In 1920 David Freed began manufacturing boy’s knee pants. Knee pants were similar to golf trousers but slimmer and the buckled beneath the knee. The main retailer that bought their product was the T. Eaton company mail order.
After 18 months on his own, David invited his nephew Morris Freed to be his partner. In 1921, with Morris as his partner, they incorporated the company to form Freed & Freed Ltd. Morris, being considerably younger than David, ran the sales part of the business. As business improved they moved to what then was the Coca Cola building and occupied the top floor which covered 8,000 sq. ft. By 1925 Freed & Freed required more space for manufacturing and warehousing so they moved to the 6th floor of 290 McDermot Avenue with 12,000 sq. ft. They were finding that the T. Eaton company retail stores were now interested in their product, men’s cotton pants. Freed & Freed used better quality fabrics and their product was noted for quality manufacturing.The dress pant was woven coloured cotton, very similar to men’s suitings
In August of 1940, Morris passed away very suddenly. David was 58 years old and his son Joseph was about to enter his final year of Law school. Joseph saw his father struggling trying to deal with problems which were unfamiliar to him. In January of 1941 Joseph left school and joined his father in the business.
In 1950 Freed & Freed moved from 290 McDermot to a building purchased at 474 Hargrave Street that had formerly been a telephone headquarters, a 4-storey building with an elevator. The 1st floor was for the office and warehouse, the 2nd and 3rd floor for sewing trousers and cutting both trousers and jackets. The 4th floor was devoted entirely to the sewing and finishing of jackets.
A new company was formed for the clothing and outerwear and named Joseph Freed Clothing: before long more space was required so Freed & Freed rented a 4,000 sq. ft. on the 2nd floor of a building on William Avenue about two blocks away where all the cutting and warehousing of fabrics would now take place.
In 1958 an experienced designer from Winnipeg was hired and helped develop a clothing line consisting of mainly wool jackets for winter outerwear for both men and women. The designer stayed with the company for 35 years until his retirement.
By 1960 the outerwear was selling much better than the trousers and the profit margin was much higher. London Fog of Baltimore was achieved. The parent company was hesitant and anxious about the quality; therefore, their management visited regularly to assure that standard of product. The designer, who had joined in 1958, was able to incorporate the quality and design that was essential for the manufacturing of London Fog. Before long and yet again there was a shortage of space so 10,000 sq ft. was found on Alexander Street in the exchange district.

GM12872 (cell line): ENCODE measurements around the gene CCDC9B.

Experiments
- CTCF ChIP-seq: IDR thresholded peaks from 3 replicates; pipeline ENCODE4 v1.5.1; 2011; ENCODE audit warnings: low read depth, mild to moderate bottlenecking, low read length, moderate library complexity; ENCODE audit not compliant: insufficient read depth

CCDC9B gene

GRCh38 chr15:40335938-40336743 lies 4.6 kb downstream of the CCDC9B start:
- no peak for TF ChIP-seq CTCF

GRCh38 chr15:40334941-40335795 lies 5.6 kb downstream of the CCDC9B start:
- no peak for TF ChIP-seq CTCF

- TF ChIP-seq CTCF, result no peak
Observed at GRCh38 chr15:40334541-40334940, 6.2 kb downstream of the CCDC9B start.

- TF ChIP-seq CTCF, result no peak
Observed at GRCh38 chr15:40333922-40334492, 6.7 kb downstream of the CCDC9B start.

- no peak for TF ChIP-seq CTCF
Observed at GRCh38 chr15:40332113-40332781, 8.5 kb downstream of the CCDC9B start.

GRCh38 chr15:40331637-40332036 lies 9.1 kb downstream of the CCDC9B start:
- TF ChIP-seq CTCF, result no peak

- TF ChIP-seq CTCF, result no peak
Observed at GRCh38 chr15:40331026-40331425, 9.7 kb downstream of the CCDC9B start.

In 1969 Freed & Freed’s expertise with tailored constructed coats and pants was applied to manufacture dress uniforms. The company began what became and still is a thriving business, manufacturing men’s and ladies uniforms for the Canadian Armed Forces.
In 1971 Stephen Freed joined the company. He devoted his first year to the manufacturing process and then went on the road to sell. He became aware of product quality and style not only through the eyes of the manufacturer but through the eyes of the retailer. In 1975 Stephen became President of Freed &Freed Ltd.
In 1981 Freed & Freed purchased 1301 Ellice Avenue and sold 474 Hargrave Street. The new premises consisted of 160,000 sq. ft. which was more than required at the time but proved to be essential long term.
By 1990 Freed & Freed International employed over 750 people in Manitoba and supplied work for over 1,500 people in other parts of the world through its import division.
In 1994 the company entered into a partnership with Ego Fashions, an importer and manufacturer of ladies sportswear and outerwear based in Montreal. Ego specifically targeted private label and store branded business. Their customer base included Sears, Wal-Mart, San Francisco Group and Marie Claire.
In 1995, Freed & Freed acquired the Canadian license for the Pacific Trail brand of men’s and ladies outerwear. In 2000, the right to the Equinox brand of men’s outerwear was acquired.
Freed & Freed did business at many different levels of distribution in Canada, the U.S. and Mexico, from the department stores to boutiques, including The Bay, Sears, The Grafton Group, Simons, Les Ailes and Nordstrom.
Propelling this exciting and bright company today is President and 4th generation owner Marissa Freed. Although she is a young talent Ms. Freed has been in the industry longer than most. Having been born into a garment family her father, Stephen Freed, tutored Marissa from a young age ensuring she lived and breathed fabrics, the industry and most importantly garments. When Marissa was a child Mr. Freed would bring her on trips to retail stores in various cities to assess the current markets and to forecast where the trends were going. To further expand her knowledge she later completed a degree in fashion marketing and merchandising followed by a master’s of business.
Using her many years of industry knowledge Marissa Freed decided it was time to use her family’s rich heritage of garments to make a truly breathtaking collection. Searching for inspiration in the rafters of her family’s 50,000 sq/ft factory Marissa discovered some old English tweeds sparked ideas in her mind. She then chose to incorporate technology and innovation which lead to today’s collection of FREED.
Be sure to keep an eye out this year for FREED’s revolutionary line as industry professionals are already praising this historic Canadian company’s luxurious heritage collection.